- The functional program: scientific and living spaces were provided in function of the research programs likely to be run from the station. Based on the aerodynamics and energy studies, Samyn and Partners architects have been entrusted with the task of designing the core building concepts. The extremely short time-frame for the execution of the project has led to a "design and build" approach, and Prefalux (of Luxemburg) was invited into the team to build on its expertise in wood-based structures and thus accelerate the process, under the control of SECO (Belgian Building Control Agency).
The multinational construction company, BESIX, acted as overall construction coordinator on-site in Brussels for the testing phase and also for the site in the Antarctic for the final construction of the building.
The Princess Elisabeth Building
The whole Princess Elisabeth complex consists of the research station itself, technical areas and garages, and of eight wind turbines next to the station. The sub-structure, built by the firm Iemants, is composed of four steel trestles, which may expand and contract independently of each other, and which support a large wooden superstructure. The trestles are anchored in the non-uniform, surface weathered, granite bedrock and are shored by 6m deep tie-rods such as to provide a reaction to the important wind uplift experienced by the building. The anchorages have been drilled with the Smet Boring Company.
Not only the drilling of the station’s anchoring points was the most important part of the first building stage, but it was the most difficulty to carry out because of the composition of the rocks and their unequal disposition. The envelope of the superstructure covers an orthogonal grid of trusses expanding from floor to ceiling in laminated wood elements assembled with Blumer type connectors. The 25 tons of stainless steel 304 B composing the final layer of the envelope of were supplied by ArcelorMittal.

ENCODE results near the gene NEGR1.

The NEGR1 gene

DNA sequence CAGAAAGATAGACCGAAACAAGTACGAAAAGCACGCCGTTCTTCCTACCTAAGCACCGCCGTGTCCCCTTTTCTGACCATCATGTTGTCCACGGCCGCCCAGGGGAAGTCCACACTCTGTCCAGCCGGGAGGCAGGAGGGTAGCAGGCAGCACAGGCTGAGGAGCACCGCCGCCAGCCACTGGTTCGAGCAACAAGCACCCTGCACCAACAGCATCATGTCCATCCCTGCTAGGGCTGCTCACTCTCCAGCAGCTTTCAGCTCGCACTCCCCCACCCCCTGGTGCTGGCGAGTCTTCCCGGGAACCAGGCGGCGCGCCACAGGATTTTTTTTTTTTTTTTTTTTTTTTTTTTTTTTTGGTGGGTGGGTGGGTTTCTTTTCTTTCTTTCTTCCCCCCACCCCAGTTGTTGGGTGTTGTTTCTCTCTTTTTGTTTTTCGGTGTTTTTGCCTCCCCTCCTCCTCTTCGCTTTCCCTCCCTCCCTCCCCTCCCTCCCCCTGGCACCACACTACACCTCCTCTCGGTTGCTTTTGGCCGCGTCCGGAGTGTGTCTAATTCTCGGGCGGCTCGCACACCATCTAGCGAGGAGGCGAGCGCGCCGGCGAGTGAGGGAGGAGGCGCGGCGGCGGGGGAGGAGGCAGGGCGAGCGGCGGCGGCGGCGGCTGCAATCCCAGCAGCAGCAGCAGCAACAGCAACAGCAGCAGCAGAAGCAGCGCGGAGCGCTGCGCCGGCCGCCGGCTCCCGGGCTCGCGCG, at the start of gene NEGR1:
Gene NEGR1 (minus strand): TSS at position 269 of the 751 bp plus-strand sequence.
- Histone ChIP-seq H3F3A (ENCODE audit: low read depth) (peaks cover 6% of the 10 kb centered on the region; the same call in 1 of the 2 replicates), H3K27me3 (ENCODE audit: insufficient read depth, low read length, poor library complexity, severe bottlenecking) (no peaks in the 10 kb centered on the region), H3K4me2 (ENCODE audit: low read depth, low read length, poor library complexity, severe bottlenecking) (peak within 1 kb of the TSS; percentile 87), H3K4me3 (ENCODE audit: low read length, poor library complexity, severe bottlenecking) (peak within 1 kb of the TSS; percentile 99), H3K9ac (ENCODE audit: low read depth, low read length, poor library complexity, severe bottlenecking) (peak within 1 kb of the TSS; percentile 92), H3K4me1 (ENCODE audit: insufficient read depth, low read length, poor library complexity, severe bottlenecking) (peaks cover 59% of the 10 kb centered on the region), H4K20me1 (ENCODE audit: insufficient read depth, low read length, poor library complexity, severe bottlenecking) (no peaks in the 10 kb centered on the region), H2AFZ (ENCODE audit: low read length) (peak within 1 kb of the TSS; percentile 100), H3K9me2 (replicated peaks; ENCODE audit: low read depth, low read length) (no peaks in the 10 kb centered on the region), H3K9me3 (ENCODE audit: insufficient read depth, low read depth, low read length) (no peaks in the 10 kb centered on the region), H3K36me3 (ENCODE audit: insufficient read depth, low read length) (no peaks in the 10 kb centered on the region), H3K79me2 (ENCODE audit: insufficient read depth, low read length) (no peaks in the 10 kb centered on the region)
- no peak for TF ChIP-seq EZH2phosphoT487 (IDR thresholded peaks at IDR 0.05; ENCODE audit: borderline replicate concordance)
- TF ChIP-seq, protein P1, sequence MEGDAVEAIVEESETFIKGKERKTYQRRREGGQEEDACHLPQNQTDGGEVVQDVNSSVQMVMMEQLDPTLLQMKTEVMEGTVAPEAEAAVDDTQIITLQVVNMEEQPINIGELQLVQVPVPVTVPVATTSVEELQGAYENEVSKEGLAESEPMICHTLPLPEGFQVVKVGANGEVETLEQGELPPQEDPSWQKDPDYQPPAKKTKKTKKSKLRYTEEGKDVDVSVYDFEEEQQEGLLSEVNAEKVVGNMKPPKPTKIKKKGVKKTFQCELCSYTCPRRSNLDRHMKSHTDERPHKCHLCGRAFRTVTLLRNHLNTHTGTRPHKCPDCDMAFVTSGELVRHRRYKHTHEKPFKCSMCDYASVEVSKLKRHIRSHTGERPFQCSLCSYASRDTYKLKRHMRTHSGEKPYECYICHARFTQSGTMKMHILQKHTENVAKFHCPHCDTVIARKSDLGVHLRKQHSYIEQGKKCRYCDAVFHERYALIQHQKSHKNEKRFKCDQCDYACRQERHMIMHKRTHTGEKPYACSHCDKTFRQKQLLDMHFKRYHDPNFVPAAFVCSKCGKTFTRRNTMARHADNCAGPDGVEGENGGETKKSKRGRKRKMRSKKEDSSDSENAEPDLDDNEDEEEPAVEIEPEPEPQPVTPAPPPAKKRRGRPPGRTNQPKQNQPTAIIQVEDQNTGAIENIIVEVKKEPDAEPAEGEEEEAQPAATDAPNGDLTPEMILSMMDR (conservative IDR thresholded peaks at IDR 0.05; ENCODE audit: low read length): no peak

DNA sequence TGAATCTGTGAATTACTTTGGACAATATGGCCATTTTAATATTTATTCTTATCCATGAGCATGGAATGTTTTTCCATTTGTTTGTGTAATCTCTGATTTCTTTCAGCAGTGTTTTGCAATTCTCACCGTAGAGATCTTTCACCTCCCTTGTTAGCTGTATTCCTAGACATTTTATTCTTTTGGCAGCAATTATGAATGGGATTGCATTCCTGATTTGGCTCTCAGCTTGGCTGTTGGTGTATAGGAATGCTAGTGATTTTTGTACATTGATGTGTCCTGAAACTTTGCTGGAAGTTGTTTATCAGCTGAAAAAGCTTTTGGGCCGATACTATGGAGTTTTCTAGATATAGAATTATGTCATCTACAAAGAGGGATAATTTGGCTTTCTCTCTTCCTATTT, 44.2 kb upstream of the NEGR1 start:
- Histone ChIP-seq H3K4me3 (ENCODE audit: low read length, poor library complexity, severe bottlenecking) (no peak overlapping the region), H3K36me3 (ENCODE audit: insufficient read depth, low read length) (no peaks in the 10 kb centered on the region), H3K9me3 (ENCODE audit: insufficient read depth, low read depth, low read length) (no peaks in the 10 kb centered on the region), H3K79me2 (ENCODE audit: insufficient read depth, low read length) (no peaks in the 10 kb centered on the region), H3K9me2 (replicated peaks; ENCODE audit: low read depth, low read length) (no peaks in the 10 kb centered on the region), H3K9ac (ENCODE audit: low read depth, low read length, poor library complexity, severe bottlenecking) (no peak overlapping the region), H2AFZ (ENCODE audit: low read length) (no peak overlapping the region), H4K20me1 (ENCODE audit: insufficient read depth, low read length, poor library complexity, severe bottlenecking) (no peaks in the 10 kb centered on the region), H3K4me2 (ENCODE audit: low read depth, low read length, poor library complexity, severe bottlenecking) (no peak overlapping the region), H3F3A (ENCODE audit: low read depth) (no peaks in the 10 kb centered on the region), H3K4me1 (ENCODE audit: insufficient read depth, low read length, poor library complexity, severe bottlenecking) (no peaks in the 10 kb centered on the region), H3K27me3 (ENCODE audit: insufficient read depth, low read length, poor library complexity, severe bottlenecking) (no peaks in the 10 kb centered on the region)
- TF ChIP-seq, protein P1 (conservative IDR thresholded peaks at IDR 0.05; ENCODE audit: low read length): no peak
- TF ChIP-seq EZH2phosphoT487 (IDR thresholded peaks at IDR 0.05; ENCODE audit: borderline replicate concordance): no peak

From inside to outside, the wall and roof parts of the envelope are composed of: - a wall covering; - a heavy duty Kraft paper with a thick continuous aluminium vapour barrier; - a 74mm thick multiplex wooden panel; - 400mm lightweight expanded polystyrene blocs; - a 42mm thick multiplex wooden panel (linked to the lower board by means of 6cm diameter cylindrical beech wood posts, fitting precisely in cylindrical holes in the polystyrene); - a 2mm EPDM waterproofing membrane; - a 4mm closed-cell polyethylene foam mat between the stainless steel bands located under the joints of - the final cover consisting of bolted 1,5mm thick stainless steel plates. The floor (continuous with the upper envelope) is nearly composed in the same manner (from inside out): - a floor covering; - a vapour barrier; - a 42mm thick multiplex wooden panel; - 400mm expanded polystyrene - a 74mm thick multiplex wooden panel resting on the structural floor beams; - a gap at the height of the beam; - a 42mm thick multiplex wooden panel on which - the EPDM membrane, - the closed cell foam and - the stainless steel cladding is fixed. A steel plate lies between every column and connects with the continuous floor vapour barrier. The design, concept and developed prototype were approved at the end of April 2007. The final assembly and construction has taken place during January and February 2008 on site in Antarctica.
Design and Construction:
International Polar Foundation - Project Director / Chief engineer site construction: Alain Hubert - Project Manager: Johan Berte - Program Administrator: Nighat Amin Contractors - Coordination: BESIX - Wood Structure and Building Enclosure: Prefalux - Steel Structures: Iemants - Ground Anchorage: Smet-Boring - Interior Design: Cherbai - Water distribution: Aquasanit & Polet - Electrical Systems: Scnider Eletric
The station is named after Princess Elisabeth of Belgium, granddaughter of Albert II of Belgium and daughter of Prince Philippe, Duke of Brabant.
Research station website: